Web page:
ernment offices.

One important result of this cooperation has been the preparation
of a draft of a bill providing for vocational reeducation of disabled
men. The Research Division of the Federal Board prepared a num

9



10 EVOLUTION OP SYSTEMS OF VOCATIONAL REEDUCATION.

ber of memoranda which were presented to the joint committee of the
House and Senate at a hearing of this committee on the proposed
scheme of legislation. These memoranda covered in considerable
detail the experience of foreign countries in this work and specifically
outlined a policy for the United States. Representatives of the board
appeared before the joint committee and presented a statement of the
conclusions of the Federal Board based upon its extensive researches.

In the meantime the Red Cross Institute for Crippled and Dis-
abled Men had undertaken the preparation of a manuscript descrip-
tion of the evolution of national systems of vocational reeducation
for disabled soldiers and sailors. This manuscript was offered to the
Federal Board for publication, and was committed to the Research
Division of the Federal Board for press editing and revision. It is
now published as Bulletin 15 (Reeducation Ser., No. 3) of the
Federal Board.

Mention may be made especially of the very extensive and com-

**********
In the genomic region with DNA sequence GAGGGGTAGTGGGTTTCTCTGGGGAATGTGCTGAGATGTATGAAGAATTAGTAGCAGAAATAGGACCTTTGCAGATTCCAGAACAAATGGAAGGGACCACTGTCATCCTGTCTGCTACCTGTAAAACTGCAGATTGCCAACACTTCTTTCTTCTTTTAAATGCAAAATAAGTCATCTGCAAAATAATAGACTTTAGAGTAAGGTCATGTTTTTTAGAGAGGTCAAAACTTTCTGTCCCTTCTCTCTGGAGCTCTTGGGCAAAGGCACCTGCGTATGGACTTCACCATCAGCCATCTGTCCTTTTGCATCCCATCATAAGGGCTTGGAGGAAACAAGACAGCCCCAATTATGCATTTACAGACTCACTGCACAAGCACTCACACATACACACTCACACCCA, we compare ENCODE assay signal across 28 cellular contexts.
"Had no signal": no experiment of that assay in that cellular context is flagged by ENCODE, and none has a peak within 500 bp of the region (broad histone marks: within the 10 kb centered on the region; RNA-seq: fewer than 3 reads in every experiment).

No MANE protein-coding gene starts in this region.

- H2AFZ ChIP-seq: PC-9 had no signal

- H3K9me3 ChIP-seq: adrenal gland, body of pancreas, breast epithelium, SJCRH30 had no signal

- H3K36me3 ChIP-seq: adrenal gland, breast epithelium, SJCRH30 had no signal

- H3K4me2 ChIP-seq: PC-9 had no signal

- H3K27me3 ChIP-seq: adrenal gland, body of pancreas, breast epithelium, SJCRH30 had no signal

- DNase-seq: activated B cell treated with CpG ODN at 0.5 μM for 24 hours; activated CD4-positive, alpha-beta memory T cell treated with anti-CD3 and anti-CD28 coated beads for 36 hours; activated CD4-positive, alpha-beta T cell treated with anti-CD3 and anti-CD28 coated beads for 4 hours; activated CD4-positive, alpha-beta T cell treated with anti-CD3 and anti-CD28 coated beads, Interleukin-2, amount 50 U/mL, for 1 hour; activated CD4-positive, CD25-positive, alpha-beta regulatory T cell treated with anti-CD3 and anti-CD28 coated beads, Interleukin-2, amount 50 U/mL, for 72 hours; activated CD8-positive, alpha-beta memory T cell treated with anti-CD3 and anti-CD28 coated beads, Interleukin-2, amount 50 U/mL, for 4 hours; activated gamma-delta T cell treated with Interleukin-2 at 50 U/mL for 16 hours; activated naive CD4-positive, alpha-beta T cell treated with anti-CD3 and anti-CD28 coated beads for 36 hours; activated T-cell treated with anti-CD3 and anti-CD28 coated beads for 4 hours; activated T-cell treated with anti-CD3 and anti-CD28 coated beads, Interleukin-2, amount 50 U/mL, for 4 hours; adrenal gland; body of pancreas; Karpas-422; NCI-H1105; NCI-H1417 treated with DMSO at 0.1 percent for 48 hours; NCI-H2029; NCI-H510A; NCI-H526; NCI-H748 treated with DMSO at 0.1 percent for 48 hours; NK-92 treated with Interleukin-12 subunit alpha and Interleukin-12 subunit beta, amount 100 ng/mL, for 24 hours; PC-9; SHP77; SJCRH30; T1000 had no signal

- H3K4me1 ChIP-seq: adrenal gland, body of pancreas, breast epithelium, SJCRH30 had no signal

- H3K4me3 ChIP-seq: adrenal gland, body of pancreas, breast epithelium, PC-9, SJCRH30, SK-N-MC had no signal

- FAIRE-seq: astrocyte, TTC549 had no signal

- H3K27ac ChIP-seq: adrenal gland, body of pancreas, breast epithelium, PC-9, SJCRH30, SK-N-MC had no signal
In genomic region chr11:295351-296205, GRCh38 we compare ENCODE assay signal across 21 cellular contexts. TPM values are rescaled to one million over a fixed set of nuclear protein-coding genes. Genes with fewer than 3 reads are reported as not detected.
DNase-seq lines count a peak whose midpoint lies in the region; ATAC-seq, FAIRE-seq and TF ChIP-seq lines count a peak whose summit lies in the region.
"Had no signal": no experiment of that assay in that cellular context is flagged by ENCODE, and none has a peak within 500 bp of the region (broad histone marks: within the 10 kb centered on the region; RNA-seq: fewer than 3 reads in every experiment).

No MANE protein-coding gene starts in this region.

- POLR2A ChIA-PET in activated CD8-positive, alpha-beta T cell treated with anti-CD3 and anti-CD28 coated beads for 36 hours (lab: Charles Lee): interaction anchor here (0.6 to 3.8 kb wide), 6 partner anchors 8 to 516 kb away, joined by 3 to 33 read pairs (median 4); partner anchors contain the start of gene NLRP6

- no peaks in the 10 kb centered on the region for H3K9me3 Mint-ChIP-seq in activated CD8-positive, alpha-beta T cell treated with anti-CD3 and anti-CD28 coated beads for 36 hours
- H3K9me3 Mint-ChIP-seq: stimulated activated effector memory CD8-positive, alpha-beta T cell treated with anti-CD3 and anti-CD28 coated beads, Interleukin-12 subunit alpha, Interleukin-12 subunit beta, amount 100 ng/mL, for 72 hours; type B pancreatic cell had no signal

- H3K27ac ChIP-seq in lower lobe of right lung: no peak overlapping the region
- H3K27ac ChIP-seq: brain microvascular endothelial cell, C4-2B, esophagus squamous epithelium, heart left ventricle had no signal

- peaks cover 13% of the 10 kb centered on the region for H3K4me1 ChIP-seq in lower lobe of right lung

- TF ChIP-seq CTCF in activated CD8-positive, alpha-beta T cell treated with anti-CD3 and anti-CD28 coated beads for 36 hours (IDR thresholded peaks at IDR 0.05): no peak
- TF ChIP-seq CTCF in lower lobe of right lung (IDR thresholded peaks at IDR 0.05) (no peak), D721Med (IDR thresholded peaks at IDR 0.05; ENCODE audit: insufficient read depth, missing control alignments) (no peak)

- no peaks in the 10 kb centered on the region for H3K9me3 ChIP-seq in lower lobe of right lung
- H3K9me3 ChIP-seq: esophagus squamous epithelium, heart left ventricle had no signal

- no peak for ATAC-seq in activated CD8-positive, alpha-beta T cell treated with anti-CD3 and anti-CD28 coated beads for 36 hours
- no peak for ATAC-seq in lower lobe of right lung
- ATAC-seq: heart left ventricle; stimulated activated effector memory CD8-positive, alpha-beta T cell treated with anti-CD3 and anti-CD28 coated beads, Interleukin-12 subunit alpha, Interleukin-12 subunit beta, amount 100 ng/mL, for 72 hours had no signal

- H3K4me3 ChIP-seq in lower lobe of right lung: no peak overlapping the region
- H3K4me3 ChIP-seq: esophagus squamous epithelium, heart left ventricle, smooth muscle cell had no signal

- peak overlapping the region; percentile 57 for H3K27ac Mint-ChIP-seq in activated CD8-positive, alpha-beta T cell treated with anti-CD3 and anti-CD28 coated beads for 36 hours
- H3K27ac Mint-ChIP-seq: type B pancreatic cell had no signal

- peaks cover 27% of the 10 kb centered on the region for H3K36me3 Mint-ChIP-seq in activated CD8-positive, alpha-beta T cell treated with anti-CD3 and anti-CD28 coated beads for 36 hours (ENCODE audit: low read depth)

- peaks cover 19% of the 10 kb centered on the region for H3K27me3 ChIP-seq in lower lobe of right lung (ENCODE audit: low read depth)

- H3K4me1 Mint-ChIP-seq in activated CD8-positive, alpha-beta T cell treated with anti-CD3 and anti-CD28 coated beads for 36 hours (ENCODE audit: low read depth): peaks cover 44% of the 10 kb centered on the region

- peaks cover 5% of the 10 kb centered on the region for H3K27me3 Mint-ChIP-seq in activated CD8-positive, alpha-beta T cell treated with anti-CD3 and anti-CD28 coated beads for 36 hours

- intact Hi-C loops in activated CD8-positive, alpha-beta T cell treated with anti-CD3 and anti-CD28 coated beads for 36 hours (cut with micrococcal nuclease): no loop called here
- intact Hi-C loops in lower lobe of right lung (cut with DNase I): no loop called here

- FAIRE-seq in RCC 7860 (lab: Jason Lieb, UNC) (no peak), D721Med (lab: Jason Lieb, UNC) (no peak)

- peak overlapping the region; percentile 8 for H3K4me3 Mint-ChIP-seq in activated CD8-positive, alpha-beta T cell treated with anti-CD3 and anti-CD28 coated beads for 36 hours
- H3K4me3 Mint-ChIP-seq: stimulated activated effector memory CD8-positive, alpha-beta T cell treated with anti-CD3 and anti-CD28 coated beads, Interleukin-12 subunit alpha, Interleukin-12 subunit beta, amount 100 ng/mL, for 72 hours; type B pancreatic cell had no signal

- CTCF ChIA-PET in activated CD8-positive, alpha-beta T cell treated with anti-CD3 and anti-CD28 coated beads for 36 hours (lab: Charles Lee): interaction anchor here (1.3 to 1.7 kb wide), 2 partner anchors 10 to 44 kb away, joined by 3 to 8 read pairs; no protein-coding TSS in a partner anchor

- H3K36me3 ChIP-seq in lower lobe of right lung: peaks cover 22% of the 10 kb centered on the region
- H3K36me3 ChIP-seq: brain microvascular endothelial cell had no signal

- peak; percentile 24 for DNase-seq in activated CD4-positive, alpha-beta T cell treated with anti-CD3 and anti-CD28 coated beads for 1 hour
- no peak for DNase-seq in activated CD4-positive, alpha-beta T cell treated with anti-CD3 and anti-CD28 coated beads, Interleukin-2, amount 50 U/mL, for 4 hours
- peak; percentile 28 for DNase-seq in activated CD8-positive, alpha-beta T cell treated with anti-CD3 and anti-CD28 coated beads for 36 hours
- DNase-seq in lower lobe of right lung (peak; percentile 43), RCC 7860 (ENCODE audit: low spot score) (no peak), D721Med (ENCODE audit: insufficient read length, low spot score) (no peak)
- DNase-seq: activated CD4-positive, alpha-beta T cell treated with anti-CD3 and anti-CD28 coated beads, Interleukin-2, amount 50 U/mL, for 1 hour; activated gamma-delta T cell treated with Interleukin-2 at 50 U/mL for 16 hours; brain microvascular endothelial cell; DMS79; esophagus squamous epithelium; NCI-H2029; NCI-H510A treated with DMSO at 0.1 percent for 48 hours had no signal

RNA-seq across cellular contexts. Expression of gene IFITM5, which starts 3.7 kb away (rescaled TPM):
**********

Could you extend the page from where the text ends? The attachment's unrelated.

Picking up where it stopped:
plete bibliography appended to the bulletin, but it seems only fair
to say that the bulletin as a whole, which gives the results of inves-
tigations conducted in different countri es, is probably the most com-
plete account available of the experience of the belligerent countries
in rehabilitating their disabled.

C. A. Pkosser, Director.



I.
INTRODUCTION.



Following upon past wars there has been no general effort of a
constructive character to restore the disabled soldier to useful em-
ployment. The only obligation which governments have acknowl-
edged is represented in the payment of a monetary award in the
form of a pension. Some men have been maintained in soldiers'
homes. The consequence, in either instance, has been an existence
of idleness and dependence which has tended to demoralization
rather than to reconstruction.

Happily this policy is in process of change. It has been demon-
strated that the cripple, though debarred by his handicap from some
occupations, could, almost without exception, be fitted by special
training for some trades in which he could be self-supporting in
spite of his disability. The great increase in industrial activity